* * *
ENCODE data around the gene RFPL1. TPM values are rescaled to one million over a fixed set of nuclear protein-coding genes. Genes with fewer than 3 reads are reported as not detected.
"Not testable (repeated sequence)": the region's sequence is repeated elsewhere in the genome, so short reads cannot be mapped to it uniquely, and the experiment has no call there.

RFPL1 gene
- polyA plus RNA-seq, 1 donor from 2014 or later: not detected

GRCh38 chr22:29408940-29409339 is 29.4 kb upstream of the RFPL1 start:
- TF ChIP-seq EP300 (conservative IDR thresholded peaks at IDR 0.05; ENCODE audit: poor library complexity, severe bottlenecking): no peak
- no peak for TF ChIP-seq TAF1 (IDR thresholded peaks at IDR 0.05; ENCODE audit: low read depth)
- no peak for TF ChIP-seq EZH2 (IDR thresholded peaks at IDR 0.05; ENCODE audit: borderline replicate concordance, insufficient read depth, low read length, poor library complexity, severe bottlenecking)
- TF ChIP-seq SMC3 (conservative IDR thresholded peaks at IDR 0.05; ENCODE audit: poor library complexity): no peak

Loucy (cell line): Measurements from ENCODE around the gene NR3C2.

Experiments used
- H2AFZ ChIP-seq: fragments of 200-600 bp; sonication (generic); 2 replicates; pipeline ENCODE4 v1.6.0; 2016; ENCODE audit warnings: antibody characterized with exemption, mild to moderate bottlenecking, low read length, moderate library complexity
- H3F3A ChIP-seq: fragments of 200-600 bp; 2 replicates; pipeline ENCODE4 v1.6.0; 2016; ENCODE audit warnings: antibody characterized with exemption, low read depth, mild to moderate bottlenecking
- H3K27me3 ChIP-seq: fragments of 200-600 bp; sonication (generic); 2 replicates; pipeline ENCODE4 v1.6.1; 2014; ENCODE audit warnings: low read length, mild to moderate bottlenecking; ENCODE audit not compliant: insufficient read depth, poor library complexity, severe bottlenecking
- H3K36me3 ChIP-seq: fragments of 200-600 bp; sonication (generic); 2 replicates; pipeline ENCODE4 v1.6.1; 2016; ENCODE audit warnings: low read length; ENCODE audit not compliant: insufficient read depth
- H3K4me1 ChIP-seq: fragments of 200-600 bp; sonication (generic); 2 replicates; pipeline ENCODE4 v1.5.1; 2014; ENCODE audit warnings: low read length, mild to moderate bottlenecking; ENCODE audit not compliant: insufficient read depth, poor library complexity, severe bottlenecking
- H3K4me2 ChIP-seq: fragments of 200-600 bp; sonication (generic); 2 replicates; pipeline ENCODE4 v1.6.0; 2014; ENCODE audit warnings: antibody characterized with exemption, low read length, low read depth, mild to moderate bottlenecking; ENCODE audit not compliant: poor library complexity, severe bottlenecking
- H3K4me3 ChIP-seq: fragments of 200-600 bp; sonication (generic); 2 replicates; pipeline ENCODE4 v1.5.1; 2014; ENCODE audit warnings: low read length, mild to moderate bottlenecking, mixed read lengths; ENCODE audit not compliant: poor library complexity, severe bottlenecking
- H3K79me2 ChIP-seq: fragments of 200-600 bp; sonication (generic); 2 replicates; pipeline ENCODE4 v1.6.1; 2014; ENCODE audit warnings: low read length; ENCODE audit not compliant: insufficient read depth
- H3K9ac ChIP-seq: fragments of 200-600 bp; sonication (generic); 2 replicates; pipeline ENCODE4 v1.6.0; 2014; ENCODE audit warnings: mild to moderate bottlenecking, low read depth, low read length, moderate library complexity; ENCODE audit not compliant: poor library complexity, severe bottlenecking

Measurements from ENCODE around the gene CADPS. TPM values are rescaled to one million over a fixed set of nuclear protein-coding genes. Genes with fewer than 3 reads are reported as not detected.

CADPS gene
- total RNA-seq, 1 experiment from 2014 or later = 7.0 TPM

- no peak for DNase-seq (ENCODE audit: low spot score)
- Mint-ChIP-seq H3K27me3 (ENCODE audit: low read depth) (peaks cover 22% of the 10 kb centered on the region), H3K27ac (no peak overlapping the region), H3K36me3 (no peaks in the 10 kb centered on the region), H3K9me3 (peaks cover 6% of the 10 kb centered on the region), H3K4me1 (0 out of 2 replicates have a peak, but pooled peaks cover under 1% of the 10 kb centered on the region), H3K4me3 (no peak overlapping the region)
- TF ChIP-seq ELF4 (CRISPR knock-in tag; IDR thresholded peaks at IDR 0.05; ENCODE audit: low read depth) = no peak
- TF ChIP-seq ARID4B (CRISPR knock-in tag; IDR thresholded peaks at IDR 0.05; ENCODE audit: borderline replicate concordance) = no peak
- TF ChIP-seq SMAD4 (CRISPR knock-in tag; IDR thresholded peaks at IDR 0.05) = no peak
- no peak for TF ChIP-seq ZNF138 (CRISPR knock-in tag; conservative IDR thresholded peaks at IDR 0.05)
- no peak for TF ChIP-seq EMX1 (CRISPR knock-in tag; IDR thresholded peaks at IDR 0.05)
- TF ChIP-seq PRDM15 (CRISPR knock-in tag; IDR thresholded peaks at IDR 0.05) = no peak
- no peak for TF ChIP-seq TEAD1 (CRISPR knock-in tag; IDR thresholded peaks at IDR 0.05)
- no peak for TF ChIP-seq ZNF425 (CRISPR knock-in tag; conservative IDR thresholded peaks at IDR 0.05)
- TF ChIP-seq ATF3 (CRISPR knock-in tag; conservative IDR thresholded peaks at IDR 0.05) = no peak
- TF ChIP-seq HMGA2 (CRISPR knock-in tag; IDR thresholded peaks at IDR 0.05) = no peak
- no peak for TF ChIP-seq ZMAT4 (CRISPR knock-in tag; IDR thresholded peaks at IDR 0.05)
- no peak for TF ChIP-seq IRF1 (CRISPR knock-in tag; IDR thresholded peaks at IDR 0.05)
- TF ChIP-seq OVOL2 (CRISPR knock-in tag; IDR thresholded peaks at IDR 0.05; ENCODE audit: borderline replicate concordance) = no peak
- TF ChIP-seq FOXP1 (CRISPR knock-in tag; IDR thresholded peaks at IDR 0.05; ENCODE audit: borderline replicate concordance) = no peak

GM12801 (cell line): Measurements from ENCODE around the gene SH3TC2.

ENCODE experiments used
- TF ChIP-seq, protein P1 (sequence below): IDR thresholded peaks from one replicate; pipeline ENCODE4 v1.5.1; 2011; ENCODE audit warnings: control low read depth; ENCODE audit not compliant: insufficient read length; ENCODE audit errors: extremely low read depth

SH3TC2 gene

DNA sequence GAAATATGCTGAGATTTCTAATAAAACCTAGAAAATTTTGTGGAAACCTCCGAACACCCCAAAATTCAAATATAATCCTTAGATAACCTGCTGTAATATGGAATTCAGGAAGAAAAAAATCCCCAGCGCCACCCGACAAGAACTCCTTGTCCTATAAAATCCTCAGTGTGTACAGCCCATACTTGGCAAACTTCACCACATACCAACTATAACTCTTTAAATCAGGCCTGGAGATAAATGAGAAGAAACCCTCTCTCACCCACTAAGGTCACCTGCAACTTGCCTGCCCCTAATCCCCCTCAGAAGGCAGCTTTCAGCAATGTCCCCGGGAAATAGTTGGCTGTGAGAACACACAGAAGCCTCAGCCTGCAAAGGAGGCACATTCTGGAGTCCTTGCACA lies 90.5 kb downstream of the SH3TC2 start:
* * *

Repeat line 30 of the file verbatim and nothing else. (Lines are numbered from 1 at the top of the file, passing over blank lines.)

- no peak for TF ChIP-seq EMX1 (CRISPR knock-in tag; IDR thresholded peaks at IDR 0.05)